Justice Breyer, in a concurring opinion joined by Justice Souter, elaborates on the problematic analogy between the OHA and a trust for the benefit of an Indian tribe. For Breyer, such a trust does not exist for native Hawaiians under the circumstances, mainly because the OHA electorate "does not sufficiently resemble an Indian tribe" (2). The OHA's hereditary requirement of an ancestor living in Hawaii in 1778 might include persons with "1 possible ancestor out of 500, thereby creating a vast and unknowable body of potential members" (4). This, Breyer believes, goes well beyond any "reasonable" definition of tribal status.
Justice Stevens' dissent, joined in part by Justice Ginsburg, takes a much more charitable view of the "special relationship" between Hawaii and the United States, believing that "two centuries of Indian law precedent" alone justifies the OHA's voting laws under the Constitution, for "there is simply no invidious discrimination present in this effort to see that indigenous peoples are compensated for past wrongs" (3). He agrees with the Respondent that under Morton v. Mancari preferential treatment is justified if such treatment "can be tied rationally to the fulfillment of Congress' unique obligation towards the Indians" (5). Such obligations, Stevens believes, are implicit in the Apology Resolution of 1993, in addition to the more than 150 "varied laws passed by Congress ... [which] expressly include native Hawaiians as part of the class of Native Americans benefited" (7). Like the Respondent, Stevens believes that to reject the State's claims because native Hawaiians are not technically a "tribe" is to miss the point. There is a "compelling similarity, fully supported by our precedent, between the once subjugated, indigenous peoples of the continental United States and the peoples of the Hawaiian Islands" (8). In addition, Stevens points out that tribal membership alone was not the "decisive factor" when the Court upheld preferential treatment in Morton v. Mancari. In that case, the preference "not only extended to non-tribal member Indians, it also required for eligibility ... a certain quantum of Indian blood" (9). Thus, there is no tribal limitation concerning the Federal Government's authority over considerations for native peoples. "In light of this precedent,” Stevens continues, "it is a painful irony indeed to conclude that native Hawaiians are not entitled to special benefits designed to restore a measure of native self-governance because they currently lack any vestigial native government – a possibility of which history and the actions of this Nation have deprived them." As for Breyer's concurring opinion, Stevens succinctly dismisses the objection that the OHA's definition of native is not "reasonable" by noting simply that "this suggestion does not identify a constitutional defect" (9).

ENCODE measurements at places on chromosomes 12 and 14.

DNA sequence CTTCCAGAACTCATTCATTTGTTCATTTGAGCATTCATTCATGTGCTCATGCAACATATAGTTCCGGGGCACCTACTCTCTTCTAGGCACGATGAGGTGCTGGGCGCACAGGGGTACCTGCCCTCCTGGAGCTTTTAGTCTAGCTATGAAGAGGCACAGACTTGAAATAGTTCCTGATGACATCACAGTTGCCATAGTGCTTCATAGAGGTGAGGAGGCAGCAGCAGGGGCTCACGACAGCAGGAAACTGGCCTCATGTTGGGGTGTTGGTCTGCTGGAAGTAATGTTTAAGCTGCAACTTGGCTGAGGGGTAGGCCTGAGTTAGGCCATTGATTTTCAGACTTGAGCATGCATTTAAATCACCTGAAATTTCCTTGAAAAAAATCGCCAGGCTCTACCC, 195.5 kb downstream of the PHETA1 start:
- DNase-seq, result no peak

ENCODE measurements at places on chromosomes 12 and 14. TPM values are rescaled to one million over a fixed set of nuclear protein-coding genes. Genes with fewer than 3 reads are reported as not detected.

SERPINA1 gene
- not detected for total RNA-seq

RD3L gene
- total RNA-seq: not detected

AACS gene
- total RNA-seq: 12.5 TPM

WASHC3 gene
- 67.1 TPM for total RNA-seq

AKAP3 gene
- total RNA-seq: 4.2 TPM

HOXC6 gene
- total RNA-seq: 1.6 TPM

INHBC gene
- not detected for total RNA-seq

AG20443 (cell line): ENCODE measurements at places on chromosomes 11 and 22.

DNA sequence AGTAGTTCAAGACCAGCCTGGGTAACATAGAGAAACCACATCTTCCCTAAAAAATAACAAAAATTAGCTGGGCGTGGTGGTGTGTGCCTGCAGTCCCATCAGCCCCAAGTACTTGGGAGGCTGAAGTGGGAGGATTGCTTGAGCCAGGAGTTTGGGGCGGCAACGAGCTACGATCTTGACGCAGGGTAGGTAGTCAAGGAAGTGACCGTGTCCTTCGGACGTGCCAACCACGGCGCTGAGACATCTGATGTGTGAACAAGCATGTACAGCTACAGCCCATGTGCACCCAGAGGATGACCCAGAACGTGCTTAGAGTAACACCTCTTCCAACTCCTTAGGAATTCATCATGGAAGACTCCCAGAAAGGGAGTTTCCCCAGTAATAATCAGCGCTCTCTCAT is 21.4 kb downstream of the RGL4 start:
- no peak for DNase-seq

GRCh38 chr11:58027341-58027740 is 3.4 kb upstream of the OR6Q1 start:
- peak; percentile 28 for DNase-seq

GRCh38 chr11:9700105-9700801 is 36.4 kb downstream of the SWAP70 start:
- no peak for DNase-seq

This was a bitter defeat for native Hawaiians, and fallout from the decision was swift. Emboldened by this victory, others who do not qualify as "native Hawaiian" or "Hawaiian" under the law have challenged the underlying constitutionality of the OHA itself, as well as other state programs that primarily benefit natives. In response, there has been a push for explicit recognition of native Hawaiians as a tribe by Law. The Native Hawaiian Government Reorganization Act is thus currently being considered by the Senate. In the past, such a designation was resisted by native Hawaiians, essentially because such a designation would lump[clarification needed] them in with groups (American Indians) with which they feel no particular affinity; in addition, inheriting the legal status of an "Indian tribe" is bruising to the pride of a group that feels that their circumstances and culture are particularly unique.